A soccer club with Edina roots creates hope in India

  • Article by: JEREMY OLSON , Star Tribune
  • Updated: December 26, 2011 - 9:01 PM

An offhand remark prompted Edina native Franz Gastler's effort to lift girls out of poverty.

Franz Gastler

Photo: Daryl Visscher, Star Tribune

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In a region of India where girls are often marginalized, illiterate and married off by age 16, Edina native Franz Gastler is creating hope and joy through the sport of soccer.

Gastler is co-founder of a youth sports organization called Yuwa, which started in 2008 with one team from the village of Hutup and has since expanded to 13 teams and more than 200 girls.

Yuwa's teams begin humbly: The girls save money for shoes and practice barefoot on the brown pastures that pass for soccer fields. But over time, the players gain a sense of commitment, a rededication to schooling, and confidence they would otherwise lack.

"Without that self-belief," Gastler said, "you can come in with all the fancy ideas for education you want, but you're going to have a bunch of kids who can't even speak for themselves."

Gastler, 30, returned to Minnesota this week for the holidays and a fundraiser for Yuwa, which is named after the Hindi word for youth.

Among its early accomplishments: None of the girls from the original team got married in their teens, unlike their older sisters. Several are now in college. One player made an Indian national team.

It was hardly Gastler's master plan after graduating from Edina High School in 2000 and going to Boston University, then Harvard. He worked for an economic development organization in New Delhi, but found colleagues there unwilling to leave their desks to identify needs. He sought cultural immersion by moving into a mud hut in Hutup and teaching at a government school. Inspiration came from a girl's offhand comment in 2008 that she wanted to play soccer.

Gastler told her he would coach a team if she could find more girls who wanted to play -- even though he knew little about the sport. He was a hockey goalie growing up.

"I kind of taught the girls how to play ice hockey first with a soccer ball," he said with a laugh. "There were a lot of body checks and things."

Gastler invited boys too, but the boys in the patriarchal culture seemed indifferent unless they received new jerseys and equipment. The girls desired only a ball and a field.

"The girls, they weren't going to get this chance again, and they knew it," Gastler said.

Prying the girls from home was the hard part; in that part of India, they're expected to cook, clean and tend vegetable fields, he said. "It was a huge battle between the girls and most of their mothers," Gastler said. "The dads also weren't very gung-ho about it, but it was generally the mothers who would suffer when the girls were out of the house."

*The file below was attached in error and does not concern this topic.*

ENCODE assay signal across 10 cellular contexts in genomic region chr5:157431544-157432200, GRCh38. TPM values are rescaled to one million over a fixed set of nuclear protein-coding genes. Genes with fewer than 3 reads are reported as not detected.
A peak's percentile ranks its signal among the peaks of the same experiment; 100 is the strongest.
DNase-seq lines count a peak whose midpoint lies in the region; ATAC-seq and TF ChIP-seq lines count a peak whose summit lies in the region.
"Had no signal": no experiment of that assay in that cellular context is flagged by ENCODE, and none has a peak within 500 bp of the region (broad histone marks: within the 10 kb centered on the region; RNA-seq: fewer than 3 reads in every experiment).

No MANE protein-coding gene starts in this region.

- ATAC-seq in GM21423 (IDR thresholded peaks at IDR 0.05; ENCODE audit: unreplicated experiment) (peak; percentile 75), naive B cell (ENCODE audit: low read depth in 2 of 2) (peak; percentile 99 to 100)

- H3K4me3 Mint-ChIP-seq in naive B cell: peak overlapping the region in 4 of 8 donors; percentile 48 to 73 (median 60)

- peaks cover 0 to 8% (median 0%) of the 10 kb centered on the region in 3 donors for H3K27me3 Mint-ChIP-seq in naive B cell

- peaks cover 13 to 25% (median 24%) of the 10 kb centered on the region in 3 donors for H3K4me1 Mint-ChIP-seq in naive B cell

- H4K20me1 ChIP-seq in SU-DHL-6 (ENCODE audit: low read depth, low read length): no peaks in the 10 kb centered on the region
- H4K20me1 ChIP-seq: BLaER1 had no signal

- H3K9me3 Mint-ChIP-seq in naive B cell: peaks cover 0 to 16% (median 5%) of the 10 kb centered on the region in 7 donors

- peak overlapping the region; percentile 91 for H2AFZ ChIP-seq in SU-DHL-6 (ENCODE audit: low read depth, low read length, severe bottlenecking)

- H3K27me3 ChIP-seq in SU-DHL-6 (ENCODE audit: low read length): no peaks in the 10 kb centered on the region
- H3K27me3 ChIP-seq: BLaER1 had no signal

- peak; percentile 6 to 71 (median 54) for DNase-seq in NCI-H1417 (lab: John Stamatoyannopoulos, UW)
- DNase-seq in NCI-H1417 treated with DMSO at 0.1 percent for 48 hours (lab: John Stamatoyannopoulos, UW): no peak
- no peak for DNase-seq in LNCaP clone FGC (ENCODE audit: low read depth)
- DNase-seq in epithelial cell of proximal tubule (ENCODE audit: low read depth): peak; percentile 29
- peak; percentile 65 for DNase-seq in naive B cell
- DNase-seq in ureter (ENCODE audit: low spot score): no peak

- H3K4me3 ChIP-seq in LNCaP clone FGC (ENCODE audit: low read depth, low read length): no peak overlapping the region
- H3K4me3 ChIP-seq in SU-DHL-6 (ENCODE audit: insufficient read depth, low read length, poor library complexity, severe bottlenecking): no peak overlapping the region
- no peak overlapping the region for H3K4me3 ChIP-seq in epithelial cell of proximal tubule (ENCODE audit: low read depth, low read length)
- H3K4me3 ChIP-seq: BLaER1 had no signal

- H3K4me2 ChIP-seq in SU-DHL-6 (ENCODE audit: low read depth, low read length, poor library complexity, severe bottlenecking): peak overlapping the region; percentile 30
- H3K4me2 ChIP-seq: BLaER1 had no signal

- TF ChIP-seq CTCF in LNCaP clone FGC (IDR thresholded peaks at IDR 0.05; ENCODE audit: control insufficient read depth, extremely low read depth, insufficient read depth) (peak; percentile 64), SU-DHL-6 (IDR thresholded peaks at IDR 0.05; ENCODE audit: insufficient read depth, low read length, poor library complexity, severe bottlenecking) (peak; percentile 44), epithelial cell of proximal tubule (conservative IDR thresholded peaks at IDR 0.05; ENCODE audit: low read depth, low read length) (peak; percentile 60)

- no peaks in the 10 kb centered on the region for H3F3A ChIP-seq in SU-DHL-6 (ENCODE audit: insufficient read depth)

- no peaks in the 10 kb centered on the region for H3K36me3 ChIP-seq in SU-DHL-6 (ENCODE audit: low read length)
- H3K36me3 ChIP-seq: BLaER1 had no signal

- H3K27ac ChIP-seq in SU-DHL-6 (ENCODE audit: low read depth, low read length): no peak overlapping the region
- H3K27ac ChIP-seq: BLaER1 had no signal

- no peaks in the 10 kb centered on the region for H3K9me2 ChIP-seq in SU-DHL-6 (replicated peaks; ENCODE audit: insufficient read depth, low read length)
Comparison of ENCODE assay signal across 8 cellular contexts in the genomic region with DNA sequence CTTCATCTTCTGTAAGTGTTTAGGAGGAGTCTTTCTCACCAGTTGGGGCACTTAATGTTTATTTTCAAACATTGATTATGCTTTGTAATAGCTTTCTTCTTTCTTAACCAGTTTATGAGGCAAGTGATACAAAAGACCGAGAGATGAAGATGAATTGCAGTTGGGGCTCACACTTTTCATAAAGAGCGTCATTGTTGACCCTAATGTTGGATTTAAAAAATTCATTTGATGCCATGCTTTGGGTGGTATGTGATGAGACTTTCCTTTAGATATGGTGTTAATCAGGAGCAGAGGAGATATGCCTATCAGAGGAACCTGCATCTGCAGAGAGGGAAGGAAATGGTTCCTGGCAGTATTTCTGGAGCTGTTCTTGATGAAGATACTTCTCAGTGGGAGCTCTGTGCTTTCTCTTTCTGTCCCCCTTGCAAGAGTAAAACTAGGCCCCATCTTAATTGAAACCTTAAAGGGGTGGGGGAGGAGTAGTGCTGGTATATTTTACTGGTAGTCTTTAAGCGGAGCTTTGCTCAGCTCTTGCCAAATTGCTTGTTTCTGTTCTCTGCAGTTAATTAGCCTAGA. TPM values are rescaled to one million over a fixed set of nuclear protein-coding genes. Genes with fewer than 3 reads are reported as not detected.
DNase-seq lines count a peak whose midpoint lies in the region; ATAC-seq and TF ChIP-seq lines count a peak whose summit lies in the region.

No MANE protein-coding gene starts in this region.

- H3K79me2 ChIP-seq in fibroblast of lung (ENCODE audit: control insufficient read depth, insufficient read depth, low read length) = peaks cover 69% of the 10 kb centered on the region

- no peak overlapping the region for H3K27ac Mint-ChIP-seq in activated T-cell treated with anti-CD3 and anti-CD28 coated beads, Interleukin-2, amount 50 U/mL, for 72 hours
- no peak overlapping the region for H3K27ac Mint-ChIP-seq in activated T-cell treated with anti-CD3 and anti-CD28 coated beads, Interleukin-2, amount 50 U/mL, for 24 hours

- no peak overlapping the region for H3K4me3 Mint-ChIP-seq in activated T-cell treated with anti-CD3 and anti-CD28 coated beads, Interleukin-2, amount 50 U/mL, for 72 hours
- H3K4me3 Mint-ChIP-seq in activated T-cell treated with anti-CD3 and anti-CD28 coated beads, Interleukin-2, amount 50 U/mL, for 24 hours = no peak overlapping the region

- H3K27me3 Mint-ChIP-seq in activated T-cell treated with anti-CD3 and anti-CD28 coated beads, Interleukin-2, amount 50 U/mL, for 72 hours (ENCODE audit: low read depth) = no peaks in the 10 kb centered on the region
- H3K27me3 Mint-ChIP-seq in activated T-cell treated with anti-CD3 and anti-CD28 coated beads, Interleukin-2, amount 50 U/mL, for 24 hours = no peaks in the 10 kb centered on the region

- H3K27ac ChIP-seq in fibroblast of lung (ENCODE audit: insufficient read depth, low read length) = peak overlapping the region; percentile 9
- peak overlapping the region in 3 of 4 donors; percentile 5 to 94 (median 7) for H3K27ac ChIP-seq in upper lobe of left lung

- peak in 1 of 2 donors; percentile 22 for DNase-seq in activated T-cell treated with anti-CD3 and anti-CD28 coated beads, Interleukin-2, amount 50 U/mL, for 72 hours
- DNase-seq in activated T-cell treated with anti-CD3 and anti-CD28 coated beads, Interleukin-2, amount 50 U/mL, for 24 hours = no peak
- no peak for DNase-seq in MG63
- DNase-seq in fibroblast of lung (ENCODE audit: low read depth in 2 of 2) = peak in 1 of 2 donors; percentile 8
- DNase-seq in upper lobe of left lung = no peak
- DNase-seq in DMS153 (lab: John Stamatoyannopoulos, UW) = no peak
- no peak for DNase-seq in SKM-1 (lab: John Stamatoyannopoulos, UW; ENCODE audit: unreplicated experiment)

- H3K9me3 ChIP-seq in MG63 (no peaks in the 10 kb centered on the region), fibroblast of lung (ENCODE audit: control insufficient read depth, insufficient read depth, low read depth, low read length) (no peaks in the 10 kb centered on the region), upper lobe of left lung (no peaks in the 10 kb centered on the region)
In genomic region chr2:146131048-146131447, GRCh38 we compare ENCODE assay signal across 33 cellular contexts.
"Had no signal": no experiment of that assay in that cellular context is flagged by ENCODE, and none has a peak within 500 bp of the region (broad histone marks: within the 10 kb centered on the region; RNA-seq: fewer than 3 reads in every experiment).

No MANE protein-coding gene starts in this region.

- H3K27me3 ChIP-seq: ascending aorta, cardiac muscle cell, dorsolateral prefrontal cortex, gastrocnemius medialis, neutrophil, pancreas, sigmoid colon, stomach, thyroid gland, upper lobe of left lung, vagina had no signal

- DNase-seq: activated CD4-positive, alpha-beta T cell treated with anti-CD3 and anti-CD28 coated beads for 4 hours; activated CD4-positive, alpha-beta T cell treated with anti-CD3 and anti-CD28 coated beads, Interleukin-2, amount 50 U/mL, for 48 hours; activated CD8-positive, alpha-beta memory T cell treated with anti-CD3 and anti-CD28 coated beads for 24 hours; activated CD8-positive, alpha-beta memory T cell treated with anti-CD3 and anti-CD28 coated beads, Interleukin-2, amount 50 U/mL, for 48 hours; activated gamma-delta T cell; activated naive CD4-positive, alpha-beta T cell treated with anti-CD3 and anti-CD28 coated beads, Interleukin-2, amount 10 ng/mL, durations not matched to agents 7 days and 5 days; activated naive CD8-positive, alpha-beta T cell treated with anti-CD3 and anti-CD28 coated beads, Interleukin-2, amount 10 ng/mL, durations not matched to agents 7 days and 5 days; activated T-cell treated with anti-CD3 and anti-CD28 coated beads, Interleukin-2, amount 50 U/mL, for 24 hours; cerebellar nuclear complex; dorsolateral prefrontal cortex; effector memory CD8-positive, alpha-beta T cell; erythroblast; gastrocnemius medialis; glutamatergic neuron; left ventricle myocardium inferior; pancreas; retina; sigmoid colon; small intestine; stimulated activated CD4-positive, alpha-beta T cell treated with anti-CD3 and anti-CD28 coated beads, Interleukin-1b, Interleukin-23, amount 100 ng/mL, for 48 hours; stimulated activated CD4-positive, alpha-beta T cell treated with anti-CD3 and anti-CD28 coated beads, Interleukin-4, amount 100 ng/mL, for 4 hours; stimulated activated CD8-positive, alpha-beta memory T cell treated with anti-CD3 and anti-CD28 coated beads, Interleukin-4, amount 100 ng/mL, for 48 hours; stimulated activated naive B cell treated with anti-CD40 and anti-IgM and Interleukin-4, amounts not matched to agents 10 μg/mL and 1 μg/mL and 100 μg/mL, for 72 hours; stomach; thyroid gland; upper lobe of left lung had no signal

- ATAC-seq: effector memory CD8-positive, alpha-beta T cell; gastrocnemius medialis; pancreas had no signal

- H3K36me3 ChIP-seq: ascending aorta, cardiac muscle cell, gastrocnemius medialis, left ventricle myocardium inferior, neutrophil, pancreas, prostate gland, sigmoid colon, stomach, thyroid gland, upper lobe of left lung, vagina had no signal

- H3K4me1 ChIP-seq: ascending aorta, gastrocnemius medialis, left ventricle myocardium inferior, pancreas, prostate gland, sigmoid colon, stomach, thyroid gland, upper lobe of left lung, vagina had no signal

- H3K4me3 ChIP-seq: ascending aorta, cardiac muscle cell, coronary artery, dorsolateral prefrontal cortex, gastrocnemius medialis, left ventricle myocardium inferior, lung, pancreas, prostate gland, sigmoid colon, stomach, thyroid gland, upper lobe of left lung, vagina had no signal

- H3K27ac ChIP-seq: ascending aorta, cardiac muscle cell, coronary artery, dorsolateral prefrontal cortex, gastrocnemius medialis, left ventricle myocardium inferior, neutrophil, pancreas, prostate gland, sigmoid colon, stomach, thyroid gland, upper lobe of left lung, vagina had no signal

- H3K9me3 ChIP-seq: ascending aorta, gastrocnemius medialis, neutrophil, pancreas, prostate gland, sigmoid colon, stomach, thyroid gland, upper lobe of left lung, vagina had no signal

The jersey problem

The girls' enthusiasm won. Gastler formed the organization with donations, personal savings and the $2,000 monthly stipend from the economic development organization for which he worked. Three Edina classmates helped found Yuwa.

His next discovery: Handing out free jerseys proved problematic, because the girls' brothers and fathers just took them. Instead, the girls now save up 100 rupees (a little more than $2) to pay a third of the cost of soccer cleats, and receive jerseys after participating for four months. (Many jerseys are leftovers from the Edina Soccer Club, and still bear the Edina logo.) Gastler said it's harder for others to take away uniforms from girls who have worked so hard to earn them.

The girls elect captains who make sure teammates go to school. English-language classes after practices supplement the girls' educations.

Gamechangers grant

Yuwa earned a $25,000 Nike Gamechangers grant to build a playing facility, and is now large enough that it recruits interns from the U.S. to teach English. Two top female soccer players from the U.S. and U.K., Joanna Lohman and Lianne Sanderson, are visiting next month.

Though the girls take soccer seriously -- competing for spots on national teams -- Gastler said success on the field is secondary: "If you make winning your goal, you won't really achieve much because you'll start caring about the scoreboard and not the kids' development."

Jeremy Olson • 612-673-7744

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